For the third year in a row, CheerProfessional tapped three of the industry’s cheer “leaders” for a spirited panel discussion on our industry and its future.
Scoring is an incredibly hot topic right now in the industry. Where do you stand on the universal scoresheet?
Bergue: As the chairman of NACCC, I’m all for it. The unified scoresheet was sort of a band-aid [approach] for Varsity and JAM Brands, but they’ve committed to use the universal scoresheet next year. It’s really exciting for the industry—teams will be able to go to any competition in the U.S. and know the same criteria will be used. Being a choreographer, I’m all for creativity. The last five to seven years, we saw cookie-cutter routines, which would have been fine if they weren’t causing coaches to teach skills they couldn’t teach and kids to try skills they couldn’t do. When difficulty is the main [objective], kids are going to get hurt—bottom line. Now, it’s about doing less difficult skills and doing them better. This has been a hard year for a lot of coaches, but once everyone gets on board and we all work together, everyone will be very happy.
Sims: We’ve seen a lot of success with the Universal Scoresheet on the West Coast, where companies like GSSA, Jamz, Cheer Pros and All Things Cheer are using it for all levels. We attribute that success to the ability to interpret the scoresheet, fix issues and communicate—we don’t want coaches to leave and wonder why they received the score they received. What many people are forgetting in the scoresheet controversy is this: whether you’re on universal or unified, most of the teams will score within a small percentage of each other in most of the difficulty categories. The teams who are distinguishing themselves with creativity in stunts, pyramids and transitions are scoring higher and winning. Once everyone is doing a double up or high-to-high, the defining characteristic comes down to not only whether you can hit all those skills, but also what creative movements and methods you can do within them to catch the judge’s eye.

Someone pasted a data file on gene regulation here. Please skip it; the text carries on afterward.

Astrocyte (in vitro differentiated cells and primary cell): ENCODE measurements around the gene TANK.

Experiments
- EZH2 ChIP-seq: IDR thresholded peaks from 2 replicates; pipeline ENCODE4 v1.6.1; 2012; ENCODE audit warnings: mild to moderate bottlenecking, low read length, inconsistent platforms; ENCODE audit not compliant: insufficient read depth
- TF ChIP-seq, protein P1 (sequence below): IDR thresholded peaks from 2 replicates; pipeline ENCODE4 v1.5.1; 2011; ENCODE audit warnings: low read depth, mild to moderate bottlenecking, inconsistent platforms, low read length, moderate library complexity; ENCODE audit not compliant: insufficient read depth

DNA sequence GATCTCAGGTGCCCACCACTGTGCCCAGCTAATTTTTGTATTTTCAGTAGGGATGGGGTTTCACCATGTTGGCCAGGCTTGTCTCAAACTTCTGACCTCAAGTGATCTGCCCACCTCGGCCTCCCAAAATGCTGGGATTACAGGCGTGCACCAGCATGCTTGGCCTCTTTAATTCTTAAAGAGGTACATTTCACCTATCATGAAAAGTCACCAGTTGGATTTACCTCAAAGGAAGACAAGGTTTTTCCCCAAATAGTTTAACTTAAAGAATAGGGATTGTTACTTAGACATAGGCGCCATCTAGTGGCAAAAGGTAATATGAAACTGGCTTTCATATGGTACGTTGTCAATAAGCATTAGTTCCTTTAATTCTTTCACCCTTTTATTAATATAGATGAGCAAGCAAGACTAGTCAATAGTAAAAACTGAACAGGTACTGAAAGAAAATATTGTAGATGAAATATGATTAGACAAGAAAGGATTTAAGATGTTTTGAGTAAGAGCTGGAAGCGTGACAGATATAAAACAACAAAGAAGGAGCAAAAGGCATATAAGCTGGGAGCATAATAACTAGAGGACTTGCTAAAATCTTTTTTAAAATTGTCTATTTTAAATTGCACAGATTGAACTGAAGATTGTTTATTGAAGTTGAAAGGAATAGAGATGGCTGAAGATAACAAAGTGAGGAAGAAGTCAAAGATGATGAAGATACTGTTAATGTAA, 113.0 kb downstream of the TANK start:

Roesel: Now, your job as an all-star coach is to investigate and study everyone you’re up against. You have to do everything everyone else is doing and do it more creatively than they are. It’s comparative scoring, which forces the coaches to use video and study other teams to make sure you not only hit the scoresheet, but that you’re doing what everyone else is doing plus one. I think it’s made us think a little more. Before, it felt like a checklist; now you have the checklist, but you also have a whole other novel of things you need to do. I literally send my coaches a list of whom we’re going against, like “Start stalking!” [laughs] The idea is to find out how you can do it better.
Mega-gym franchising is also a trend on the rise. What’s your take?
Roesel: I think we’re in the “Walmart phase” of all-star cheer, where we’re seeing lots of locations and mega-gyms. [The trend is] forcing smaller gyms to step back and learn to run more like a business. The reason Midwest Cheer Elite franchised is that we wanted to give our product to those who weren’t in our area. The next few years, I can see the trend continuing to grow, but at some point, mega-gyms may have to back down a bit because if the product can’t stay consistent it will be hard for that [franchise] gym to stay open. As long as they can continue to offer that product, they’ll be successful.
Bergue: Here’s the thing: we live in the United States. We are free to do whatever we want, and that includes gyms putting their brand on other gyms. However, I do feel sorry for smaller gyms—they want to have a nice family-feel gym, but often can’t compete against the big gym with all the finances. It forces them to work really hard on their product so their kids won’t leave. I’m not sure what we need to do as USASF/NACCC to look at it. I don’t want [the industry] to turn into 20 gyms in the whole country because everyone else closed their doors. I pray it doesn’t become an issue, but we’ll have to wait and see what happens.
Sims: I’m definitely for free enterprise and businesses learning new, different ways to strive and make money. My company started with small gyms who came and supported us consistently; some of those small gyms have ended up becoming mega-gyms through growth and/or franchising. Is it harder now for a gym to start up and then grow into a large gym than it was 10 years ago? Absolutely. The mega-gyms have taken away a little bit in a franchising aspect from the small gyms. [But] cheer is cyclical. I think you’ll have large growth in the big gyms for a while, and then maybe you’ll see some contracting.